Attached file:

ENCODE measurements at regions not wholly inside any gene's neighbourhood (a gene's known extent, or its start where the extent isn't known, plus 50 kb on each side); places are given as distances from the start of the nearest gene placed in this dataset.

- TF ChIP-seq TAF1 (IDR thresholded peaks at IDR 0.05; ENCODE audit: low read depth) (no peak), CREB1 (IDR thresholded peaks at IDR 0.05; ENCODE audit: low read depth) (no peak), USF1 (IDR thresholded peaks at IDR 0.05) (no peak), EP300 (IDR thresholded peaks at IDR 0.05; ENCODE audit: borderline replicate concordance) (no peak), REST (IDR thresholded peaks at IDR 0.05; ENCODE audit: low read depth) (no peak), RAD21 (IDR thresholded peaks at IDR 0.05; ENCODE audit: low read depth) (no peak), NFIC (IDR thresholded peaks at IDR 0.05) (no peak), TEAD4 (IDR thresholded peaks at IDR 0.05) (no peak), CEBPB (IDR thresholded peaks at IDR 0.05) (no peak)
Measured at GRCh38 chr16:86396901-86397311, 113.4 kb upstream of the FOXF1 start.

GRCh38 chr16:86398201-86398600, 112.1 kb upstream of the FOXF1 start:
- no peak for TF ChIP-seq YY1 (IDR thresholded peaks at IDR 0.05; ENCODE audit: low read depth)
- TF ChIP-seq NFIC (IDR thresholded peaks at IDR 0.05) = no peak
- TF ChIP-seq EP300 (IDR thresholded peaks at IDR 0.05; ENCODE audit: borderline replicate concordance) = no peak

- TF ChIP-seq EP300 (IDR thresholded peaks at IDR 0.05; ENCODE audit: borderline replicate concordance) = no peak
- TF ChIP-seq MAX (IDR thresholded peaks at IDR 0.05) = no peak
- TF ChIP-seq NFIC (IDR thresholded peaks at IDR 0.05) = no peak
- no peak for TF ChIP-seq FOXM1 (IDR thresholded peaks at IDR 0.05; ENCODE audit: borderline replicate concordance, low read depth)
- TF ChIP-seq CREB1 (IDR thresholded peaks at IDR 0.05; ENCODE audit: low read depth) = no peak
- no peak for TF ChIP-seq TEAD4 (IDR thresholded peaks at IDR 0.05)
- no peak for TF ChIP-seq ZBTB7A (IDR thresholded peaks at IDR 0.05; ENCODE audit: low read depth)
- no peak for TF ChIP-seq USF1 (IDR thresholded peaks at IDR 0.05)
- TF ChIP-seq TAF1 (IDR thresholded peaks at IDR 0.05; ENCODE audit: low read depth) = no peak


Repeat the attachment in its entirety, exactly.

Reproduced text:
ENCODE measurements at regions not wholly inside any gene's neighbourhood (a gene's known extent, or its start where the extent isn't known, plus 50 kb on each side); places are given as distances from the start of the nearest gene placed in this dataset.

- TF ChIP-seq TAF1 (IDR thresholded peaks at IDR 0.05; ENCODE audit: low read depth) (no peak), CREB1 (IDR thresholded peaks at IDR 0.05; ENCODE audit: low read depth) (no peak), USF1 (IDR thresholded peaks at IDR 0.05) (no peak), EP300 (IDR thresholded peaks at IDR 0.05; ENCODE audit: borderline replicate concordance) (no peak), REST (IDR thresholded peaks at IDR 0.05; ENCODE audit: low read depth) (no peak), RAD21 (IDR thresholded peaks at IDR 0.05; ENCODE audit: low read depth) (no peak), NFIC (IDR thresholded peaks at IDR 0.05) (no peak), TEAD4 (IDR thresholded peaks at IDR 0.05) (no peak), CEBPB (IDR thresholded peaks at IDR 0.05) (no peak)
Measured at GRCh38 chr16:86396901-86397311, 113.4 kb upstream of the FOXF1 start.

GRCh38 chr16:86398201-86398600, 112.1 kb upstream of the FOXF1 start:
- no peak for TF ChIP-seq YY1 (IDR thresholded peaks at IDR 0.05; ENCODE audit: low read depth)
- TF ChIP-seq NFIC (IDR thresholded peaks at IDR 0.05) = no peak
- TF ChIP-seq EP300 (IDR thresholded peaks at IDR 0.05; ENCODE audit: borderline replicate concordance) = no peak

- TF ChIP-seq EP300 (IDR thresholded peaks at IDR 0.05; ENCODE audit: borderline replicate concordance) = no peak
- TF ChIP-seq MAX (IDR thresholded peaks at IDR 0.05) = no peak
- TF ChIP-seq NFIC (IDR thresholded peaks at IDR 0.05) = no peak
- no peak for TF ChIP-seq FOXM1 (IDR thresholded peaks at IDR 0.05; ENCODE audit: borderline replicate concordance, low read depth)
- TF ChIP-seq CREB1 (IDR thresholded peaks at IDR 0.05; ENCODE audit: low read depth) = no peak
- no peak for TF ChIP-seq TEAD4 (IDR thresholded peaks at IDR 0.05)
- no peak for TF ChIP-seq ZBTB7A (IDR thresholded peaks at IDR 0.05; ENCODE audit: low read depth)
- no peak for TF ChIP-seq USF1 (IDR thresholded peaks at IDR 0.05)
- TF ChIP-seq TAF1 (IDR thresholded peaks at IDR 0.05; ENCODE audit: low read depth) = no peak